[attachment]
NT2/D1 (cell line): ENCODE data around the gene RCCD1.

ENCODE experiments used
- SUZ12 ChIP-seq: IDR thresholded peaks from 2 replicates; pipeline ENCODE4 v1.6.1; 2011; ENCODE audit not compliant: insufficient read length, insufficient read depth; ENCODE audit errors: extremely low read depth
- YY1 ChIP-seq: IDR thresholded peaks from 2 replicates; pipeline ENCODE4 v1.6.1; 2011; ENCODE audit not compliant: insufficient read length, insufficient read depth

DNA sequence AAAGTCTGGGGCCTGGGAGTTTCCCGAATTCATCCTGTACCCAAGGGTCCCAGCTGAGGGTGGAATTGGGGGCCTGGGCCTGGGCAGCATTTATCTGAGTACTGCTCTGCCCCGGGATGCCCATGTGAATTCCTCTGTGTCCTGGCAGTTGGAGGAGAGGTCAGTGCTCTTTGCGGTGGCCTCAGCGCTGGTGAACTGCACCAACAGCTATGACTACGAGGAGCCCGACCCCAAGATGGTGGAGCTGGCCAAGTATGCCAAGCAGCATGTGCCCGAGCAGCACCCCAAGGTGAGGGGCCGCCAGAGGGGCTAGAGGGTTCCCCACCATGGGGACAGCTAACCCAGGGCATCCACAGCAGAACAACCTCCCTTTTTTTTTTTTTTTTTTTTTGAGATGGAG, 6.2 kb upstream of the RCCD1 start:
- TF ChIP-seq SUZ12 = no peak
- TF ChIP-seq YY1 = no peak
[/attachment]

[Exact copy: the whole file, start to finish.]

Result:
NT2/D1 (cell line): ENCODE data around the gene RCCD1.

ENCODE experiments used
- SUZ12 ChIP-seq: IDR thresholded peaks from 2 replicates; pipeline ENCODE4 v1.6.1; 2011; ENCODE audit not compliant: insufficient read length, insufficient read depth; ENCODE audit errors: extremely low read depth
- YY1 ChIP-seq: IDR thresholded peaks from 2 replicates; pipeline ENCODE4 v1.6.1; 2011; ENCODE audit not compliant: insufficient read length, insufficient read depth

DNA sequence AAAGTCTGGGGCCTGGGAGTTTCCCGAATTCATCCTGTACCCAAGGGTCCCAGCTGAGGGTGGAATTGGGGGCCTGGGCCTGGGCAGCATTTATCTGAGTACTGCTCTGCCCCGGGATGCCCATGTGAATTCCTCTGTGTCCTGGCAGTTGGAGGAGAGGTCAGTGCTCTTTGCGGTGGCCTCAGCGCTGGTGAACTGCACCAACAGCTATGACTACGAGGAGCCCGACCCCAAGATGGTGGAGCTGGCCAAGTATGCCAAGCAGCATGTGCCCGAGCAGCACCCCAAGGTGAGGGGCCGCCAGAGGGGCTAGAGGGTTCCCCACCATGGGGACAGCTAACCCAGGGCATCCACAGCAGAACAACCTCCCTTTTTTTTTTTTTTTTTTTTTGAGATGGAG, 6.2 kb upstream of the RCCD1 start:
- TF ChIP-seq SUZ12 = no peak
- TF ChIP-seq YY1 = no peak